An Introduction to the Imperative Part of C++

Prev10 of 10Next

This document is part of the HTML publication “An Introduction to the Imperative Part of C++

The original version was produced by Rob Miller at Imperial College London, September 1996.

Version 1.1 (modified by David Clark at Imperial College London, September 1997)

Version 1.2 (modified by Bob White at Imperial College London, September 1998)

Version 1.3, 1.4, 2.0, …, 2.13 (modified by William Knottenbelt at Imperial College London, September 1999-September 2014)


Appendix 2: Debugging

A.2.1 General Tips on Debugging

The “assert” Function

A useful debugging procedure is to put the include directive

	#include <cassert>

at the top of your program (old-style header assert.h), and add various statements of the form


at key points within it, to check that certain conditions which you think should be true (at those points) do indeed hold. If the program executes the above statement and the expression “logical-expression” is false, the program will terminate at that point with an appropriate error message. “assert” statements can be especially useful to check maximum/minimum value conditions, e.g.:

	assert(my_var >= 0 && my_var <= MAXIMUM_VALUE);

or check for the success of file operations:


You can “turn off” and “turn on” the assert checking by respectively adding and deleting (or commenting out) the line “#define NDEBUG“, before the line “#include <cassert>“. (See Savitch, Section 5.5, for further information about the “cassert” library.)


Stubs and Drivers

It is good practice to test each function you write with a separate short “driver” program before using it in other longer or more complex programs. The driver program might typically be a simple “while” loop that allows you to pass various parameters to the function from the keyboard, until you are satisfied that the function works properly.

If you are unsure about the overall control flow of your main program, it is often convenient to first test it with “stub” functions, which merely return an arbitrary value of the correct data type. This technique is especially useful when using a top down design method, and facilitates procedural or functional abstraction.


Some Common Errors to Look Out For

  • Typing “=” instead of “==” (and vice-versa). When comparing a variable with a constant, it is possible to avoid some of these errors by getting into the habit of putting the constant on the left. For example, the compiler will usually spot the error
    if (0 = my_var) ...
    but won’t spot
    if (my_var = 0) ...
  • Omitting a “;” particularly before a “}“. Note that C++ compilers often “read ahead” by 2 or more tokens in this situation before realising there is an error, so you may have to look back several lines in the program.
  • Forgetting the “()“s when calling a function with no parameters. e.g.
    x = foo();
    x = foo;
  • Putting the wrong case in identifiers. “FOO“, “foo” and “Foo” are all different identifiers. By convention upper case is usually used for constant identifiers (and macros).
  • Omitting a “#include” at the beginning of a program. Suspect this if common library functions are reported as unidentified.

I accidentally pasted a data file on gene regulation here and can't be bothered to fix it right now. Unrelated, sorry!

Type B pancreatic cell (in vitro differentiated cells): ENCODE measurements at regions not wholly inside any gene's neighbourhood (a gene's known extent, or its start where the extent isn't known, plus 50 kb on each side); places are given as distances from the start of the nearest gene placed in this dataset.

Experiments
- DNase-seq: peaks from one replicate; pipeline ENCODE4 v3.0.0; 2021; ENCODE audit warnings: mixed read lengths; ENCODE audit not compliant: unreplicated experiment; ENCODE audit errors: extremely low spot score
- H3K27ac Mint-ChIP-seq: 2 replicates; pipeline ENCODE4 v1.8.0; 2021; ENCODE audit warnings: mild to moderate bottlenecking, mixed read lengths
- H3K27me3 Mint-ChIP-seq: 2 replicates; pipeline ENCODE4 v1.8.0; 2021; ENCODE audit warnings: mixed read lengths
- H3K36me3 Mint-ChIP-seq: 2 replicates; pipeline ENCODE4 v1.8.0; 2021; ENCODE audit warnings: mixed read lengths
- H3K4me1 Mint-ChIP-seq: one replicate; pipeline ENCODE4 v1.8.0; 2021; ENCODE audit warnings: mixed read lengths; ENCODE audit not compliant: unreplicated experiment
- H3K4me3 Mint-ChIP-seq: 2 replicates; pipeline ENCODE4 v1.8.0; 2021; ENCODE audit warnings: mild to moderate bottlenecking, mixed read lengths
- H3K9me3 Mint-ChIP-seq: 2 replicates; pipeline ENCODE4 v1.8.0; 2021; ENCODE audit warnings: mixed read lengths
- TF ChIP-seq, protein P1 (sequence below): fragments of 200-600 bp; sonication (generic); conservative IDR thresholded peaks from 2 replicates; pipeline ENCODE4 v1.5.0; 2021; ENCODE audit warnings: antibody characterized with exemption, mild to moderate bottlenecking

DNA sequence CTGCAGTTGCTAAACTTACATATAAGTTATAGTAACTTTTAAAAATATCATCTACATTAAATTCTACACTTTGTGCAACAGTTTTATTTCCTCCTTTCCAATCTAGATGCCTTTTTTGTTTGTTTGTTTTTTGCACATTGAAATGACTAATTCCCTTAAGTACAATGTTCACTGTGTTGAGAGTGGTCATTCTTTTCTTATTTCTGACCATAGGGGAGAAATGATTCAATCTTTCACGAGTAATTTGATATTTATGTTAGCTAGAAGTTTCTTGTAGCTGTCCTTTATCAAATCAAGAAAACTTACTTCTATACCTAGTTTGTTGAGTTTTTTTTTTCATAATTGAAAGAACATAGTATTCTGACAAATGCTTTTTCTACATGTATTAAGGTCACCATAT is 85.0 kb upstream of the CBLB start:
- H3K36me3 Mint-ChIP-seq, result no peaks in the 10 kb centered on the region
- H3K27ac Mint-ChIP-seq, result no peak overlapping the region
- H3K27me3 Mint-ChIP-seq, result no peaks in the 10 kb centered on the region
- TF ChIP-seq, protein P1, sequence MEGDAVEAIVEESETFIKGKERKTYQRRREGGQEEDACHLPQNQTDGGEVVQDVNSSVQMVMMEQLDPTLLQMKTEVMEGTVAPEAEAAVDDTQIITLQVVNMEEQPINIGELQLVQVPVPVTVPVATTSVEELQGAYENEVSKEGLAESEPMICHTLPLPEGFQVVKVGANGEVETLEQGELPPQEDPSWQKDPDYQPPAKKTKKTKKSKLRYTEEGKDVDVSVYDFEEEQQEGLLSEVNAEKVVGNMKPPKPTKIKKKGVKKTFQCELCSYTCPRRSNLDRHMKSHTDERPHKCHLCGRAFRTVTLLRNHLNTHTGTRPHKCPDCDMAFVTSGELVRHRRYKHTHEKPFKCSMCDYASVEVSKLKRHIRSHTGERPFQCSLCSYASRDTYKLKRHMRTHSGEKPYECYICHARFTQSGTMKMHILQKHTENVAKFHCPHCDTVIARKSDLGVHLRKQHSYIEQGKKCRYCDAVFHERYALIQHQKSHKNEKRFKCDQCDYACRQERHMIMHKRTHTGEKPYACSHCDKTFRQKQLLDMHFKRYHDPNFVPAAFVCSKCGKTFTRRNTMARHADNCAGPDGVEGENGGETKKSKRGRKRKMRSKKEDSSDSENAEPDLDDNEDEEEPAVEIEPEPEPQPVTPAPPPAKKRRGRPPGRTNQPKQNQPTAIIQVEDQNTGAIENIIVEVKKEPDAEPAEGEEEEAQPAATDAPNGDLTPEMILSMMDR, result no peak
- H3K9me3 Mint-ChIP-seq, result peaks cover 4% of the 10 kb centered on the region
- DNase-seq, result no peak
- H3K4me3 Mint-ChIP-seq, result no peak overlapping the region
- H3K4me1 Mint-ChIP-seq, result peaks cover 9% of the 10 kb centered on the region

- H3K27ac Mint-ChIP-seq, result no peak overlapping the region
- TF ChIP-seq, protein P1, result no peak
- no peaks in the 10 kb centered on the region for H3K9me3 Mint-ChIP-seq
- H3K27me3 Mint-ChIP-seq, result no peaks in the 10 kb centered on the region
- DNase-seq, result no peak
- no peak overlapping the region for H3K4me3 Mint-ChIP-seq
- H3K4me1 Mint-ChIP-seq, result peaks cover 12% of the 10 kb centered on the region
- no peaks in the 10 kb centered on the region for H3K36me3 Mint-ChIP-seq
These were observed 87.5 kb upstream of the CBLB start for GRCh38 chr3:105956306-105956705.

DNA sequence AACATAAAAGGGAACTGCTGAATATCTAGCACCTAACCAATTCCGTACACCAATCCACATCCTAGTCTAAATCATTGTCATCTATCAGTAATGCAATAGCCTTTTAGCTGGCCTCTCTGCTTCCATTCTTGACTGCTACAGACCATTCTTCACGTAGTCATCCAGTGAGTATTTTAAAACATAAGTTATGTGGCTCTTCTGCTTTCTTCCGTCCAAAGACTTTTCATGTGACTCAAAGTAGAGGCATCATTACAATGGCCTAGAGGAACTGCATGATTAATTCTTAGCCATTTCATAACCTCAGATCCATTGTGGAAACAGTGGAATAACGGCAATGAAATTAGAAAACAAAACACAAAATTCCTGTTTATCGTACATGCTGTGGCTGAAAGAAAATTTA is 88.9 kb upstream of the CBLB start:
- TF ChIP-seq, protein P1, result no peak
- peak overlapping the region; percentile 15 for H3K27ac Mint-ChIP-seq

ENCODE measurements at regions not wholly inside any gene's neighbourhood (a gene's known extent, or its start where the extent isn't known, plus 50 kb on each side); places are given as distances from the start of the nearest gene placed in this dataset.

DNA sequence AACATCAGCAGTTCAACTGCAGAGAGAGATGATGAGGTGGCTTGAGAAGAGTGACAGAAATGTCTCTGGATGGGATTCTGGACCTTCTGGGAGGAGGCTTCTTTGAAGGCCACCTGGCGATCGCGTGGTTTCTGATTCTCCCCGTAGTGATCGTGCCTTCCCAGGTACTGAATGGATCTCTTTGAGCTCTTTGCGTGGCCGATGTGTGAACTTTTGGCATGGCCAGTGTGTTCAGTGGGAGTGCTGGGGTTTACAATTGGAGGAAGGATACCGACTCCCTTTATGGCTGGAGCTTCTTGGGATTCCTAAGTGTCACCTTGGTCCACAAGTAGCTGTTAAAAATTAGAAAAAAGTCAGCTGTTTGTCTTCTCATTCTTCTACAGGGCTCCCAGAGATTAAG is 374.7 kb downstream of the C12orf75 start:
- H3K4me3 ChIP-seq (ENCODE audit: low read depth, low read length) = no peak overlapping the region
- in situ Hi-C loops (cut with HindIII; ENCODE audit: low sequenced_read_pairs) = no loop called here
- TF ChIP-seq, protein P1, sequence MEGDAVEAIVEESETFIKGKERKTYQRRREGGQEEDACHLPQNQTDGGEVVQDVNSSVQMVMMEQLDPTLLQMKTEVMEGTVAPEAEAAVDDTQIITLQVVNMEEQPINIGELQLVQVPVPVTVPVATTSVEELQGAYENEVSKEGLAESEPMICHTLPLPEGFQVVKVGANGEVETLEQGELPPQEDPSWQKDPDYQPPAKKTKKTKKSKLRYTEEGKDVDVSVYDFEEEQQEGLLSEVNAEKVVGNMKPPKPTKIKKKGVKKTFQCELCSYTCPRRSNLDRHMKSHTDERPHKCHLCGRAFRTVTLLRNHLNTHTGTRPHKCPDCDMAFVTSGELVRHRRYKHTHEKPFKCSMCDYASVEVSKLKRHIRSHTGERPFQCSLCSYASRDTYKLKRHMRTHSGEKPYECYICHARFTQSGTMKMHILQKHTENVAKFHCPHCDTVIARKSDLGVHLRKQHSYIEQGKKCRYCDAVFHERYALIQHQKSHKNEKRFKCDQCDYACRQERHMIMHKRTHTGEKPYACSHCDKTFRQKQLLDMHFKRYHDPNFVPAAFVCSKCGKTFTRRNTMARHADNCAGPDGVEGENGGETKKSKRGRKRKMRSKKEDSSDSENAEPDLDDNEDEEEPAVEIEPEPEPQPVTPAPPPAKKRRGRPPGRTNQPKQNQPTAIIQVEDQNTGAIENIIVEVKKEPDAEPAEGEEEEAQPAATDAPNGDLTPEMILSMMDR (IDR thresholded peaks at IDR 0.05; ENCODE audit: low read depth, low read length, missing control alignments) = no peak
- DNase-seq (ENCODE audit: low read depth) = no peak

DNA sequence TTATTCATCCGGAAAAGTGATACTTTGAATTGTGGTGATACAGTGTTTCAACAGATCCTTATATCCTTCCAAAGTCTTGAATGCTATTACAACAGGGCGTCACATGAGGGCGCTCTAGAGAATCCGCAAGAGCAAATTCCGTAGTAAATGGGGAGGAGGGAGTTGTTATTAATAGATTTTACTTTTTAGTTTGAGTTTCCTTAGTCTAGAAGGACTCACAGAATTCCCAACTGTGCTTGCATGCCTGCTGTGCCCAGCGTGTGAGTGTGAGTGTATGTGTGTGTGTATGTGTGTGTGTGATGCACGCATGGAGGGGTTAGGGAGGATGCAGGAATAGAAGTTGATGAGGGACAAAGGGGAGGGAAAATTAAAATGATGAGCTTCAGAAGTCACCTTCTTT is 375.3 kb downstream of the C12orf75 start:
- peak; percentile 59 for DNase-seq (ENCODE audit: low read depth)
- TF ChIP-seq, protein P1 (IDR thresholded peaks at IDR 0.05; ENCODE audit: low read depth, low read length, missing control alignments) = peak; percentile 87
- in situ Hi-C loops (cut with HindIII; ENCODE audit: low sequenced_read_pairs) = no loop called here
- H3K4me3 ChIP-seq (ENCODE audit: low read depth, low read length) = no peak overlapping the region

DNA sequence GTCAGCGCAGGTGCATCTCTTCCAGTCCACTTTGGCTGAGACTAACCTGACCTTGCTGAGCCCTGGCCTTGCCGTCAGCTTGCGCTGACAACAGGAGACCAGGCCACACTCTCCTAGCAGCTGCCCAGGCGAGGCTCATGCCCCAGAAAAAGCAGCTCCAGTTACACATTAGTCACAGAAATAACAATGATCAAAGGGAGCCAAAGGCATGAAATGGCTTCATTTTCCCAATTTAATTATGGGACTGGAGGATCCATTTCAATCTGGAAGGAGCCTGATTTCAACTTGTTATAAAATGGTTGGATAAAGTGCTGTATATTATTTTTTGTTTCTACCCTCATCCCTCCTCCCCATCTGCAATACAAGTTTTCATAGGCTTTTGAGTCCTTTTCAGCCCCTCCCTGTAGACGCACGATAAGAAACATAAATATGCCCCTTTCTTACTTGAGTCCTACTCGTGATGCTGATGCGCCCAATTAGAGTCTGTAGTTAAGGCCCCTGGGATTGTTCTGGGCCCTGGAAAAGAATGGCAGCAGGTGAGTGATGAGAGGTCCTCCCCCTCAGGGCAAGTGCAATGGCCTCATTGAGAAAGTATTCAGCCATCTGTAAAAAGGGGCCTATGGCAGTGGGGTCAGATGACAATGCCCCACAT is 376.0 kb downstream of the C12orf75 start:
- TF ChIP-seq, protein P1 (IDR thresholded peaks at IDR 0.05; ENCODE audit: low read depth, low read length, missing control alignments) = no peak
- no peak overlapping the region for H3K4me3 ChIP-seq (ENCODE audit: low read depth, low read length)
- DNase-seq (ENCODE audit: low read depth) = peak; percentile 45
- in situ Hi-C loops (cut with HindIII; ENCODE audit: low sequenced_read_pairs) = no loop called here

• Mistaking a value parameter for a reference parameter and not getting the desired side effect from a call to the function.
  • Omitting brackets round a conditional test. E.g. should be
    if (a<7) a+=1;
  • Using integer division when floating is required (and vice versa). E.g. you may need
    rather than
  • Getting the test and increment the wrong way round in a “for” statement. E.g. don’t write
    for(int i=0; i++; i<10)
  • Using “<” in a for loop when “<=” is required (and vice versa). E.g.
    for (i=1; i<10; i++) {...}
    only loops 9 times.
  • Assuming an array “a” of length L has an element a[L]. It doesn’t, it only has elements a[0] to a[L-1].
  • Having a “#include” directive in a header file and source file. These can be in one place or the other, but not both.
  • Doing a “#include” on another source file rather than a header. If your program has several files, each should be added in the project list (then compiled separately and linked together).

Debugging Very Bad Programs

If your program is very bad, the best way to debug it is to throw it away and start again.


A.2.2 The GNU debugger gdb

The gdb debugger is a powerful tool for tracking down errors in your programs. You can run gdb from the UNIX prompt by typing gdb program or you can run gdb from inside emacs by typing ESC-x gdb (this has the advantage that emacs will indicate the current program line by placing an arrow ‘=>‘ in the left hand margin of the corresponding source file). To include debugging information remember to compile your program with the -g option.

Below is a summary of the most useful commands. For a full description of all available commands type info gdb at the UNIX prompt; alternatively consult theofficial gdb manual page or try a good gdb tutorial.

r            run program until breakpoint, natural termination or fatal error
c            continue/resume program execution
s            step until next line (will step into function calls)
n            continue until next line (steps over function calls)
finish       continue until function in current stack frame returns
break        set breakpoint (argument can be function or line number)
watch        set watchpoint (argument is an expression; debugger will
               stop execution whenever expression changes)
info break   list all breakpoints and watchpoints
where        show stack trace
up           move to higher stack frame
down         move to lower stack frame
print        displays the values of a variable in the current stack frame
quit         quits the debugger